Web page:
Detective Falkner also knew Brewer had recently spent time
with Wayne Collier. Collier owned a three-bedroom residence
on Brady Street in Talladega, Alabama. Collier had a
reputation with the TPD because he frequently allowed drug
abusers to temporarily stay at this house in exchange for
drugs. Over the past five years, the TPD had discovered
stolen property at his residence, particularly vehicles.
Detective Falkner had never seen Defendant at Collier's
residence, but he knew that Brewer had spent time there.
days after the report was made, on October 23, 2018 at
approximately 10:00 a.m., Detective Falkner drove by
Collier's house hoping to locate the Ford Explorer
reported stolen. In fact, the vehicle was found parked
outside the residence and Detective Falkner suspected that
Defendant and Brewer were inside.
he saw the stolen Explorer, Detective Falkner called the TPD
to ascertain whether Defendant had any outstanding warrants.
He discovered that Defendant had three misdemeanor traffic
warrants. He then drove back to the TPD, retrieved the
warrants, and returned to Collier's residence.
Detective Falkner also summoned Detective Williamon,
Detective McDaniel, Officer Layton, Officer Cavender, and
Vincent Pitts (Officer Cavender's shadow) to the scene.
All six TPD personnel arrived at Collier's residence at
the same time.
Detective Falkner left the traffic-related warrants in his
vehicle and instructed the other officers to set up a
perimeter outside the house.
went to the front door of Collier's residence and
knocked. An occupant named David Morgan answered the door.
Morgan told Detective Falkner that Collier, the homeowner,
was in his bedroom. He did not allow the officers to enter at
Moments later, Collier appeared and identified himself as the
owner of the home. He seemed groggy like he had just woken
up, but otherwise seemed normal based on Detective
Falkner's past experiences with him. Detective Falkner
told Collier that he and his officers were investigating a
stolen vehicle and looking for Defendant and Brewer. Collier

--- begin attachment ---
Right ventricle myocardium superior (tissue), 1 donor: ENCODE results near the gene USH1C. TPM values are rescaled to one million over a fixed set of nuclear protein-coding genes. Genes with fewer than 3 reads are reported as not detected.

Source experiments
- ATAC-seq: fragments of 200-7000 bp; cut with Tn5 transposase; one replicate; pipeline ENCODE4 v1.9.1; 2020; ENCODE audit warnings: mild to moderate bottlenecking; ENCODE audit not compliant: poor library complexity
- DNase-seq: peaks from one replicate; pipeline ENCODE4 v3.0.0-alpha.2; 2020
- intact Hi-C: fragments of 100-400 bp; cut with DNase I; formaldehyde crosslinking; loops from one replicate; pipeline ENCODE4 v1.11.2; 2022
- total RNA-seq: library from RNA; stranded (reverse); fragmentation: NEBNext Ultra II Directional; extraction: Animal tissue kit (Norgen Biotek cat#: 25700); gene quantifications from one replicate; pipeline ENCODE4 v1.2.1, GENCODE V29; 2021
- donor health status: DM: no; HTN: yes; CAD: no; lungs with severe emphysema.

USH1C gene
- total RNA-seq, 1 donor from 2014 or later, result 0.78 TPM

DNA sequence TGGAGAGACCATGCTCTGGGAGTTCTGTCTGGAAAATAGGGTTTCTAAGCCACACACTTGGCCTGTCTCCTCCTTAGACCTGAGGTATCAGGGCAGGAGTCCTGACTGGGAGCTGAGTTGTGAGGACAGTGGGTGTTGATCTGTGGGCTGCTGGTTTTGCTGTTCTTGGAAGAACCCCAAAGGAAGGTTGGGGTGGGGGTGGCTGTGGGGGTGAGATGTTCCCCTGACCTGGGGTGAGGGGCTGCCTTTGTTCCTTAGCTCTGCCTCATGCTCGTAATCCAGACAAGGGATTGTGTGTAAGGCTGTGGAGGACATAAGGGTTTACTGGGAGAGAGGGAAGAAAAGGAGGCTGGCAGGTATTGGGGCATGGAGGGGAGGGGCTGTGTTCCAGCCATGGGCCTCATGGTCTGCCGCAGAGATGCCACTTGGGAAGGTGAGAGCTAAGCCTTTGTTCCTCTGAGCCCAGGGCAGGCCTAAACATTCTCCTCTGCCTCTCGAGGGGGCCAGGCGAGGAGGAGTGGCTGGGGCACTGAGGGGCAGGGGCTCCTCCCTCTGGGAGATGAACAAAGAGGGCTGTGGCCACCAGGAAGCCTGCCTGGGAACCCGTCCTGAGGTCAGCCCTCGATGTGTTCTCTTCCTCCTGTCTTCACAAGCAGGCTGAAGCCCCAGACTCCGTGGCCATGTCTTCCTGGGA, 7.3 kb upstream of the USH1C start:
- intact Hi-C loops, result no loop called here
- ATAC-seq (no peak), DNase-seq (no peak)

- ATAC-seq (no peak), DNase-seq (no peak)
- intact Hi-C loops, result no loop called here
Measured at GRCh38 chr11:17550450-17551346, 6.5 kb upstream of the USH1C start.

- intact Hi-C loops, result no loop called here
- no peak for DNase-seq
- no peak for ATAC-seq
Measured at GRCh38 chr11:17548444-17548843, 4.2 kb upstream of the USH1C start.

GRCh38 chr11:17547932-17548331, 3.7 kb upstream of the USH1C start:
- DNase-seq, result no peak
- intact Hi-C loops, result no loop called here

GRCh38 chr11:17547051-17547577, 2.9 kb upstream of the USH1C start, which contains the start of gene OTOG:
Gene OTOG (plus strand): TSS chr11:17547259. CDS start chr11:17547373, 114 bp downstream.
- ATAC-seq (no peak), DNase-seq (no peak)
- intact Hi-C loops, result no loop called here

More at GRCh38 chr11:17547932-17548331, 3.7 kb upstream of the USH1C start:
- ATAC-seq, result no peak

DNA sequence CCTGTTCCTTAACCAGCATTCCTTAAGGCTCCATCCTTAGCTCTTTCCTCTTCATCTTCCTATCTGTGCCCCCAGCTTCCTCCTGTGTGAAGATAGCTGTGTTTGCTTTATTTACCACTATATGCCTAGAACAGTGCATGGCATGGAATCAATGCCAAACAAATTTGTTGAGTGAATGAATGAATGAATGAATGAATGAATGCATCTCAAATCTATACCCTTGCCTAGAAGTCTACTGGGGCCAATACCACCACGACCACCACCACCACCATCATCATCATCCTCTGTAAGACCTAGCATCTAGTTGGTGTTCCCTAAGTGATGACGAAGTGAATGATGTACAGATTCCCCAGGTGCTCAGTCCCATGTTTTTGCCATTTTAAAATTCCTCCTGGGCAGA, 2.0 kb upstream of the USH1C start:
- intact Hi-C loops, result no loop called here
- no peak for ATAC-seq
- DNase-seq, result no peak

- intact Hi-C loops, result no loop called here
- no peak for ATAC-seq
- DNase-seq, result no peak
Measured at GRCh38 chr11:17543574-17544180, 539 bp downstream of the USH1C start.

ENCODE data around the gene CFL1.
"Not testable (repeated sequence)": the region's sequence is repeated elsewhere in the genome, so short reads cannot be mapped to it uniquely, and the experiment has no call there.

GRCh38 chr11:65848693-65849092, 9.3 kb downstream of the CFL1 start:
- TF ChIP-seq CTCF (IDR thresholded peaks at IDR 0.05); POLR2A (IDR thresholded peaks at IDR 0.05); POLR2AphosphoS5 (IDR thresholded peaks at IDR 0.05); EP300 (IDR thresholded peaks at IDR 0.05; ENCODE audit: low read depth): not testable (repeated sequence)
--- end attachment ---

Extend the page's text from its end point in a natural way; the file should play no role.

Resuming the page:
confirmed that Defendant and Brewer were sleeping in the
second bedroom towards the back of the house. The second
bedroom had an exterior door that allowed ingress and egress
form outside the house.
Detective Falkner asked Collier if he and his other officers
could enter the house and search for Defendant and Brewer.
Collier agreed and stepped aside to let them inside the
Detective Falkner kept his weapon in its holster and did not
threaten or coerce Collier into compliance. In fact, both
Detective Falkner and Detective Williamon had received
Collier's consent to enter and search his home on at
least two prior occasions and related to other cases. Each
time, Collier readily gave consent for the officers to search
his entire home.
While this exchange took place, the officers outside the
house approached the door that led from the outside into the
second bedroom. They heard hushed voices and footsteps of
people exiting the bedroom. Detective Williamon heard
Brewer's voice coming from the bathroom, which was
adjacent to the second bedroom.
Having received Collier's consent for the officers to
enter his home and search for Defendant and Brewer, Detective
Falkner summoned the other officers to the front door.
Upon entering the house, the officer saw a male and a female
sitting on the couch. They did not know how many other people
were in the house. With this concern in mind, Detective
Falkner ordered his officers ...